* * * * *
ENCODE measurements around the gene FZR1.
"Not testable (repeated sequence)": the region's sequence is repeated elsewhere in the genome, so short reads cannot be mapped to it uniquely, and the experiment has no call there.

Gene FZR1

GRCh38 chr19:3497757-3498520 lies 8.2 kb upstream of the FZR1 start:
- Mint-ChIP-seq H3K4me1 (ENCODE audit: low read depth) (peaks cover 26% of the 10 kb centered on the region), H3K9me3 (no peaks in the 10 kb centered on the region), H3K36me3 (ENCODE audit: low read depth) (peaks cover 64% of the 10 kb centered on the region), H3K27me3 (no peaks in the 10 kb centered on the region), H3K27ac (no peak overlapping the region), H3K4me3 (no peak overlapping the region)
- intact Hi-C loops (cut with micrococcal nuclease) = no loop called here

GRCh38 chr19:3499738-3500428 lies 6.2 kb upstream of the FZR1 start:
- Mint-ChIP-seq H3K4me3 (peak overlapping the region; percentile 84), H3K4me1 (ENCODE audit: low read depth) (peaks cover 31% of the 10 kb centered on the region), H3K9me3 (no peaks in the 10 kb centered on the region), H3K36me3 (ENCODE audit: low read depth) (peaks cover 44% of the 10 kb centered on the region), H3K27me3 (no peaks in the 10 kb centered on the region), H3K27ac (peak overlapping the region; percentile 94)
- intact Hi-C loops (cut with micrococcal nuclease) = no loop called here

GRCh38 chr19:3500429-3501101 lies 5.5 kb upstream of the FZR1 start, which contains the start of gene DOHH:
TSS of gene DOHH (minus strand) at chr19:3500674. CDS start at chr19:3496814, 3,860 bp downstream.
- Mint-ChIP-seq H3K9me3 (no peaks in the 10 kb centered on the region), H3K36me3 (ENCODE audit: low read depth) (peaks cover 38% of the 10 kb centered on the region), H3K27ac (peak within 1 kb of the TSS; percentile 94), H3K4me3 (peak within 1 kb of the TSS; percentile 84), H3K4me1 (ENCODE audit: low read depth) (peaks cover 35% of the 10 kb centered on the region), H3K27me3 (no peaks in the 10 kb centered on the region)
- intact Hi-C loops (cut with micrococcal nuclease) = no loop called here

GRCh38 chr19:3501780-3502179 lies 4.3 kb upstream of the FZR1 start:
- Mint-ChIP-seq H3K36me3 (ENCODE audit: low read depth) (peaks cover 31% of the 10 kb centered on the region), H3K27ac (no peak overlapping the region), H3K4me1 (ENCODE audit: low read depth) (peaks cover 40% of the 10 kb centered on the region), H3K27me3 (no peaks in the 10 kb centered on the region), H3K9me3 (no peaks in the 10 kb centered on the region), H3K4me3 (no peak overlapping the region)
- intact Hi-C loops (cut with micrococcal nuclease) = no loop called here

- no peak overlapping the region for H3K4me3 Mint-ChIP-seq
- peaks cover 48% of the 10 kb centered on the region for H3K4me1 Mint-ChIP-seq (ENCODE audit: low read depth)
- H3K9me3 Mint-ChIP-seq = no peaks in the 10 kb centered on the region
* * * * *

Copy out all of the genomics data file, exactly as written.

ENCODE measurements around the gene FZR1.
"Not testable (repeated sequence)": the region's sequence is repeated elsewhere in the genome, so short reads cannot be mapped to it uniquely, and the experiment has no call there.

Gene FZR1

GRCh38 chr19:3497757-3498520 lies 8.2 kb upstream of the FZR1 start:
- Mint-ChIP-seq H3K4me1 (ENCODE audit: low read depth) (peaks cover 26% of the 10 kb centered on the region), H3K9me3 (no peaks in the 10 kb centered on the region), H3K36me3 (ENCODE audit: low read depth) (peaks cover 64% of the 10 kb centered on the region), H3K27me3 (no peaks in the 10 kb centered on the region), H3K27ac (no peak overlapping the region), H3K4me3 (no peak overlapping the region)
- intact Hi-C loops (cut with micrococcal nuclease) = no loop called here

GRCh38 chr19:3499738-3500428 lies 6.2 kb upstream of the FZR1 start:
- Mint-ChIP-seq H3K4me3 (peak overlapping the region; percentile 84), H3K4me1 (ENCODE audit: low read depth) (peaks cover 31% of the 10 kb centered on the region), H3K9me3 (no peaks in the 10 kb centered on the region), H3K36me3 (ENCODE audit: low read depth) (peaks cover 44% of the 10 kb centered on the region), H3K27me3 (no peaks in the 10 kb centered on the region), H3K27ac (peak overlapping the region; percentile 94)
- intact Hi-C loops (cut with micrococcal nuclease) = no loop called here

GRCh38 chr19:3500429-3501101 lies 5.5 kb upstream of the FZR1 start, which contains the start of gene DOHH:
TSS of gene DOHH (minus strand) at chr19:3500674. CDS start at chr19:3496814, 3,860 bp downstream.
- Mint-ChIP-seq H3K9me3 (no peaks in the 10 kb centered on the region), H3K36me3 (ENCODE audit: low read depth) (peaks cover 38% of the 10 kb centered on the region), H3K27ac (peak within 1 kb of the TSS; percentile 94), H3K4me3 (peak within 1 kb of the TSS; percentile 84), H3K4me1 (ENCODE audit: low read depth) (peaks cover 35% of the 10 kb centered on the region), H3K27me3 (no peaks in the 10 kb centered on the region)
- intact Hi-C loops (cut with micrococcal nuclease) = no loop called here

GRCh38 chr19:3501780-3502179 lies 4.3 kb upstream of the FZR1 start:
- Mint-ChIP-seq H3K36me3 (ENCODE audit: low read depth) (peaks cover 31% of the 10 kb centered on the region), H3K27ac (no peak overlapping the region), H3K4me1 (ENCODE audit: low read depth) (peaks cover 40% of the 10 kb centered on the region), H3K27me3 (no peaks in the 10 kb centered on the region), H3K9me3 (no peaks in the 10 kb centered on the region), H3K4me3 (no peak overlapping the region)
- intact Hi-C loops (cut with micrococcal nuclease) = no loop called here

- no peak overlapping the region for H3K4me3 Mint-ChIP-seq
- peaks cover 48% of the 10 kb centered on the region for H3K4me1 Mint-ChIP-seq (ENCODE audit: low read depth)
- H3K9me3 Mint-ChIP-seq = no peaks in the 10 kb centered on the region